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Ten insights into working in M&A/Corporate in our Prague office

January 2022: Iva Čechráková, an associate of White & Case Prague, is a member of the office's M&A/Corporate and Private Equity practice groups. She specializes mainly in mergers and acquisitions, commercial law and litigation. Here's her top advice for future interns or associates in our Prague office.

1. Coming to work is something to look forward to
The hours can definitely be demanding and the work is often challenging. But I have great colleagues. I really appreciate their support. I enjoy their company and the team spirit is fantastic.

2. … and the learning curve is very rewarding
The pace of work is extremely fast and I work on multiple deals at once. Each one has different requirements, whether it's due diligence at the start of a deal or the final closing work as a deal concludes. As a junior or intern, you're completely involved from day one and you acquire a lot of knowledge very quickly.

3. I get to learn a lot about different industries and companies
Working on M&A deals means really getting to know a company. You carry out due diligence processes, read and write reports or do research. I enjoy the fact that I get to really understand the big picture about what this company does, why it's a good fit for the acquiring company and how the industry operates.

4. You'll be pushed out of your comfort zone
When you start, you're always working on the very edge of what you know or what you've done already. You're not just learning by watching, you get real responsibility. But you're never left on your own and everyone is willing to offer guidance or answer questions.

5. A skill for analysis is essential
The most helpful thing that you, as an intern or associate, can do is to anticipate issues and prepare to address them. That might mean doing research, looking up the relevant case law or a deep dive into the legislation. This wasn't necessarily something that I thought I'd enjoy so much, but I find it very satisfying.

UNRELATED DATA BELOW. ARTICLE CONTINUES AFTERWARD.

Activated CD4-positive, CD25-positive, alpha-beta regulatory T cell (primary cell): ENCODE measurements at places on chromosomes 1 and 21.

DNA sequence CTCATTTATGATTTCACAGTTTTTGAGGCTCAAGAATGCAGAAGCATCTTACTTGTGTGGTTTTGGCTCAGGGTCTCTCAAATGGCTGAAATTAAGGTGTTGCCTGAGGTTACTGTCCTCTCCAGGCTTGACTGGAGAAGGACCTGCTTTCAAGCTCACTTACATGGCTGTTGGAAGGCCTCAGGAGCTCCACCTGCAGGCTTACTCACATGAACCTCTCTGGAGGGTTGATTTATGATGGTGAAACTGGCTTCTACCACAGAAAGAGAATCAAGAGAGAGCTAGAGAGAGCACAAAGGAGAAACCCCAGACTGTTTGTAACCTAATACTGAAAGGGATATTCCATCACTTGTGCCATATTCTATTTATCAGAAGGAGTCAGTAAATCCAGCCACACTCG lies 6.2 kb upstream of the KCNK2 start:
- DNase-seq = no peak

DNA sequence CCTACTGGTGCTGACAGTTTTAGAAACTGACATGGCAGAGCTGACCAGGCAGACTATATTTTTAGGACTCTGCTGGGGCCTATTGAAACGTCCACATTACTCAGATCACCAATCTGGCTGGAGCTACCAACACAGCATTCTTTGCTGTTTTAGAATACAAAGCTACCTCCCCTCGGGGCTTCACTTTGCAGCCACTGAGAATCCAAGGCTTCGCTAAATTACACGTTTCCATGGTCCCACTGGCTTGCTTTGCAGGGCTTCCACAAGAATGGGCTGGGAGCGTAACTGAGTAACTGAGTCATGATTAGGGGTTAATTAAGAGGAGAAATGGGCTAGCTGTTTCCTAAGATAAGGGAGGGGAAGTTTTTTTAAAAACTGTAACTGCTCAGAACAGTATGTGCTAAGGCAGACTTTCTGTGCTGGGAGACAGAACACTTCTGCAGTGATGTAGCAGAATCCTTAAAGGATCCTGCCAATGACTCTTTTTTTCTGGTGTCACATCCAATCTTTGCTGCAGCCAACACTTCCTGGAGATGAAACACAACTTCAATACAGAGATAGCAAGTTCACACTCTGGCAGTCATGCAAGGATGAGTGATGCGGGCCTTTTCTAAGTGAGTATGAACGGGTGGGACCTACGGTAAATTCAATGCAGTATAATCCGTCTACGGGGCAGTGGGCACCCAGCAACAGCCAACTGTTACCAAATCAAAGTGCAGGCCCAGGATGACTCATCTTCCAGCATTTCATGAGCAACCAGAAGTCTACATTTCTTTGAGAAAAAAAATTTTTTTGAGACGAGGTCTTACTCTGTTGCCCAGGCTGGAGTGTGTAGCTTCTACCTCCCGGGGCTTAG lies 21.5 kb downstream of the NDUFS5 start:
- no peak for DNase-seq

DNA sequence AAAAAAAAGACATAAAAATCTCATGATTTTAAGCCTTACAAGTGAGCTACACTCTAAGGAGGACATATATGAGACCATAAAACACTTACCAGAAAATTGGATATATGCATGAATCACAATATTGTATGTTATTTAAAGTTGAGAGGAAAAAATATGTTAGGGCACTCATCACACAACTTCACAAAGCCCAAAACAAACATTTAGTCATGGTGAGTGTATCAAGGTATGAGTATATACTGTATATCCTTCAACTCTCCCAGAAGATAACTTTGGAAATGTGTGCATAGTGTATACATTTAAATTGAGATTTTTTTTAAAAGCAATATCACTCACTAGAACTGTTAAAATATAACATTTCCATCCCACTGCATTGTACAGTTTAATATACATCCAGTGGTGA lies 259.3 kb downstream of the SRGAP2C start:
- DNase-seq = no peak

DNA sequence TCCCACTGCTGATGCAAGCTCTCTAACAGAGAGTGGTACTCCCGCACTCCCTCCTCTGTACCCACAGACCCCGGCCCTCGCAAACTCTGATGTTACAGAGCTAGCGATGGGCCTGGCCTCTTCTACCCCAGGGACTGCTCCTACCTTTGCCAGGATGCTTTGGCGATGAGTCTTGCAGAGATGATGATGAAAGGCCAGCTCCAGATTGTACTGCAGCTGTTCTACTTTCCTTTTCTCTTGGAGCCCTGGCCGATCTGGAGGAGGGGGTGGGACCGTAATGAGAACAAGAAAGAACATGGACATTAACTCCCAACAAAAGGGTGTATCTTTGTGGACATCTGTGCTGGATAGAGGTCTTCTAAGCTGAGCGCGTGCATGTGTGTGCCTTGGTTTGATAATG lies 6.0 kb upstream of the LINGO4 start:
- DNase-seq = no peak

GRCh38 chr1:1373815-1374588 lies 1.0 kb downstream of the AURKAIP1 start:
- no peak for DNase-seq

6. You need to learn how to say no
One of the great things about working as an intern here is that you can get tasks from any team, which is great for building your experience. But it doesn't help anyone if you say “Yes” to everything and then can't deliver. Offer to do it later, set expectations and know that it's ok to say no.

7. If you don't know something, say so
Everyone here was in your shoes once, and nobody expects the most junior member of a team to have all the answers. You're here to learn. And it's always better to ask than to try to do something without clearly understanding what is expected.

8. Support goes two ways
I've really benefited, personally and professionally, from being able to ask questions and get advice from more senior colleagues. There's a formal mentorship program for interns that is really beneficial. I've still got much to learn but I'm already enjoying helping more junior colleagues in the same way.

9. The reality of working in international law is not what I expected
A lot of firms say that they are international, but at White & Case it's really everything that we do. On a daily basis, I work with colleagues in France, London, Berlin and Frankfurt, often on matters that have an even wider international component.

10. You'll work on some of the biggest, most important deals
Learning how to become a great international lawyer isn't easy. It can often be challenging and the expectations are high. But the support is phenomenal. Working on some of the most important deals, for the biggest clients in the region as well as globally, is incredible. For me, the job satisfaction is definitely worth the hard work.